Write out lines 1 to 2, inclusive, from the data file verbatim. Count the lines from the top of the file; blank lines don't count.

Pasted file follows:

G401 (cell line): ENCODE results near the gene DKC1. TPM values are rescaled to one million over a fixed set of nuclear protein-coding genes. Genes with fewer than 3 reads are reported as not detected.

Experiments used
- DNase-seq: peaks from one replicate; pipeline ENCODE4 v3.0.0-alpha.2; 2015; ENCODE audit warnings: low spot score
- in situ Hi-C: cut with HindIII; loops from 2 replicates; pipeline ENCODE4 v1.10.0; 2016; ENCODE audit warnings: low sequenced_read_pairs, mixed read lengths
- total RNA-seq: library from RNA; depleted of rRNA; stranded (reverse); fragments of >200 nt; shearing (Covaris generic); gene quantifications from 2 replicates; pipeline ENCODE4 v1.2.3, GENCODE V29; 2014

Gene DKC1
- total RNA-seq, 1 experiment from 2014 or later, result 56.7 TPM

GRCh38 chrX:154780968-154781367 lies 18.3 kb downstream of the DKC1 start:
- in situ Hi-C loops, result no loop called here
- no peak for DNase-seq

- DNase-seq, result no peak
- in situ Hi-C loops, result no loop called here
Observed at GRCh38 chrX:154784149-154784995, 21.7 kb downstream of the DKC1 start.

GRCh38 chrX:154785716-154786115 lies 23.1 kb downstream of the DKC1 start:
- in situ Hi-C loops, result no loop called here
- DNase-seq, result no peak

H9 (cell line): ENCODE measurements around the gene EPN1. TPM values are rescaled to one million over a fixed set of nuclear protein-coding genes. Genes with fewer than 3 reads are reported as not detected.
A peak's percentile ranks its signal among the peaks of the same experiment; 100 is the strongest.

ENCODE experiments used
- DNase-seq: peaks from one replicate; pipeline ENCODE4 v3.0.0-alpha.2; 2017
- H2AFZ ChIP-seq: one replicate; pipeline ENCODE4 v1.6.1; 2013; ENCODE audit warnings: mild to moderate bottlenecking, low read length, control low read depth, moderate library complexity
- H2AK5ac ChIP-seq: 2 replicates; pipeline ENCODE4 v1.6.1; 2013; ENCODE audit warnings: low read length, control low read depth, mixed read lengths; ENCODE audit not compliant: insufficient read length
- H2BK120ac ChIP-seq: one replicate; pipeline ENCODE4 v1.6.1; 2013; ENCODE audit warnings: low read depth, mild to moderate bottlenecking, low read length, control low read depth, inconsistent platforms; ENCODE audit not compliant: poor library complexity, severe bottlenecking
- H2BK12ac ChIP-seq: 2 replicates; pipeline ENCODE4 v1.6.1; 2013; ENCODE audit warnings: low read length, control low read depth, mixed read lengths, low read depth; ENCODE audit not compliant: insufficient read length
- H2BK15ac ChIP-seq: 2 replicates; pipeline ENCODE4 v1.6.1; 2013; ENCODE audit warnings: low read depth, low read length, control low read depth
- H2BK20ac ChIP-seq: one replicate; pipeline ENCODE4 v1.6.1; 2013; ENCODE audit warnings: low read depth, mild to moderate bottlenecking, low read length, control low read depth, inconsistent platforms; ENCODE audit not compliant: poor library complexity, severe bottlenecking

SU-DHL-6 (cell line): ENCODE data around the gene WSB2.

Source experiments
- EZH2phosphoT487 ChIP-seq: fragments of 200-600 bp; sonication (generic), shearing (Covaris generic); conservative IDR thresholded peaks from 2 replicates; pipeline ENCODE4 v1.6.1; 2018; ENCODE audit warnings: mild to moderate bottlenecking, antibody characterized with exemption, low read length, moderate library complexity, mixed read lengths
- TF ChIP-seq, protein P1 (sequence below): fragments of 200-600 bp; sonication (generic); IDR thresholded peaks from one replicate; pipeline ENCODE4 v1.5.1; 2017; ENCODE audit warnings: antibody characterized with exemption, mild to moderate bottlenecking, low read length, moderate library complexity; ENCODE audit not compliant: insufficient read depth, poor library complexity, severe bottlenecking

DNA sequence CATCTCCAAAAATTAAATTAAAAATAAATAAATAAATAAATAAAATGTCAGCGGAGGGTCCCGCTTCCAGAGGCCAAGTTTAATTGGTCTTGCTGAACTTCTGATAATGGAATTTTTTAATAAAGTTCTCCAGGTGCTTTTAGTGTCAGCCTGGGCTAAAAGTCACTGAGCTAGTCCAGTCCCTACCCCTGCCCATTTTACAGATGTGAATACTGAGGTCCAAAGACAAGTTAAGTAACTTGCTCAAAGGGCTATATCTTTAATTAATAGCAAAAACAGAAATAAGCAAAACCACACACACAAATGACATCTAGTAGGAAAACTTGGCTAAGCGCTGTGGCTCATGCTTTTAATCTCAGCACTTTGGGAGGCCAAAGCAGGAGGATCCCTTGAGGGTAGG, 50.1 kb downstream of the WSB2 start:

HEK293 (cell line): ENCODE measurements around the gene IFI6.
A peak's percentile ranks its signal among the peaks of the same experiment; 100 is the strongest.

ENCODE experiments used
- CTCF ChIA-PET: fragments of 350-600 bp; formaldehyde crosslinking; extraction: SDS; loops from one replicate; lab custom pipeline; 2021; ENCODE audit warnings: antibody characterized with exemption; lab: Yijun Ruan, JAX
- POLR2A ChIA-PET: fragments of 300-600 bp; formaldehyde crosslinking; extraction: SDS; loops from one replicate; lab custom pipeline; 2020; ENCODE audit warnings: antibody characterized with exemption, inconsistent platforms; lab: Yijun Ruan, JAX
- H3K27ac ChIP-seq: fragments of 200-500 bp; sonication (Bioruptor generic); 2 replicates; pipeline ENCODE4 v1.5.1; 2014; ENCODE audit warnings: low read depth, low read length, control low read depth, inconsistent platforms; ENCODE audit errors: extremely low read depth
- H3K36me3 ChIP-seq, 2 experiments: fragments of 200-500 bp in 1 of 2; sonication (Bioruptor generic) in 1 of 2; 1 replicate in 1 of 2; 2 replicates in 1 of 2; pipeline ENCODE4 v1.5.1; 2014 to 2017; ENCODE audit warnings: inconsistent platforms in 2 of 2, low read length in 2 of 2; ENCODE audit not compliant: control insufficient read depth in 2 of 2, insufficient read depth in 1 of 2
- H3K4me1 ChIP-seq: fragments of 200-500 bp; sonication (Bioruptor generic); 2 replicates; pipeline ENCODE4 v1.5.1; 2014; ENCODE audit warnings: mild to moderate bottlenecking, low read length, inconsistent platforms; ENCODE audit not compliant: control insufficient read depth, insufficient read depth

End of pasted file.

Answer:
G401 (cell line): ENCODE results near the gene DKC1. TPM values are rescaled to one million over a fixed set of nuclear protein-coding genes. Genes with fewer than 3 reads are reported as not detected.

Experiments used